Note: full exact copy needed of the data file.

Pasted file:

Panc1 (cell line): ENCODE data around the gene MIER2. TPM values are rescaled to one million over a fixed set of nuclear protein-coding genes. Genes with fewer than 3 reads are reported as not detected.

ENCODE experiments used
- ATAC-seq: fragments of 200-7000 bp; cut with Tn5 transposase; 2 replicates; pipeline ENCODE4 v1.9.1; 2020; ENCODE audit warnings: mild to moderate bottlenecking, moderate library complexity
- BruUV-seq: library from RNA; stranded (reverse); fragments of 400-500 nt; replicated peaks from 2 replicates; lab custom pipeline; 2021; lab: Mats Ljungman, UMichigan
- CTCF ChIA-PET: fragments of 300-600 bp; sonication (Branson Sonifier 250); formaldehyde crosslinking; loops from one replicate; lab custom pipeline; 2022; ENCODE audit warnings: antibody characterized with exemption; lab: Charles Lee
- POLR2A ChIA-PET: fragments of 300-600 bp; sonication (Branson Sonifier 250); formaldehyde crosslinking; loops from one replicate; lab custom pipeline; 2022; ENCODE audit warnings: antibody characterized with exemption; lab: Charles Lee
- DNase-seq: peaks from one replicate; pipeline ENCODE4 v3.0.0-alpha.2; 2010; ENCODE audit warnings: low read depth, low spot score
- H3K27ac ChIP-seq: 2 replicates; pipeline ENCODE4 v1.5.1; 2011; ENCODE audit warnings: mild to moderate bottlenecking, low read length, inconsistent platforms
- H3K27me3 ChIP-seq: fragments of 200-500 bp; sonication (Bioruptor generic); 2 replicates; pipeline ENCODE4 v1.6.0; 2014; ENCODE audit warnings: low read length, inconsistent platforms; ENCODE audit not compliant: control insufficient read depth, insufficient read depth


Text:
Panc1 (cell line): ENCODE data around the gene MIER2. TPM values are rescaled to one million over a fixed set of nuclear protein-coding genes. Genes with fewer than 3 reads are reported as not detected.

ENCODE experiments used
- ATAC-seq: fragments of 200-7000 bp; cut with Tn5 transposase; 2 replicates; pipeline ENCODE4 v1.9.1; 2020; ENCODE audit warnings: mild to moderate bottlenecking, moderate library complexity
- BruUV-seq: library from RNA; stranded (reverse); fragments of 400-500 nt; replicated peaks from 2 replicates; lab custom pipeline; 2021; lab: Mats Ljungman, UMichigan
- CTCF ChIA-PET: fragments of 300-600 bp; sonication (Branson Sonifier 250); formaldehyde crosslinking; loops from one replicate; lab custom pipeline; 2022; ENCODE audit warnings: antibody characterized with exemption; lab: Charles Lee
- POLR2A ChIA-PET: fragments of 300-600 bp; sonication (Branson Sonifier 250); formaldehyde crosslinking; loops from one replicate; lab custom pipeline; 2022; ENCODE audit warnings: antibody characterized with exemption; lab: Charles Lee
- DNase-seq: peaks from one replicate; pipeline ENCODE4 v3.0.0-alpha.2; 2010; ENCODE audit warnings: low read depth, low spot score
- H3K27ac ChIP-seq: 2 replicates; pipeline ENCODE4 v1.5.1; 2011; ENCODE audit warnings: mild to moderate bottlenecking, low read length, inconsistent platforms
- H3K27me3 ChIP-seq: fragments of 200-500 bp; sonication (Bioruptor generic); 2 replicates; pipeline ENCODE4 v1.6.0; 2014; ENCODE audit warnings: low read length, inconsistent platforms; ENCODE audit not compliant: control insufficient read depth, insufficient read depth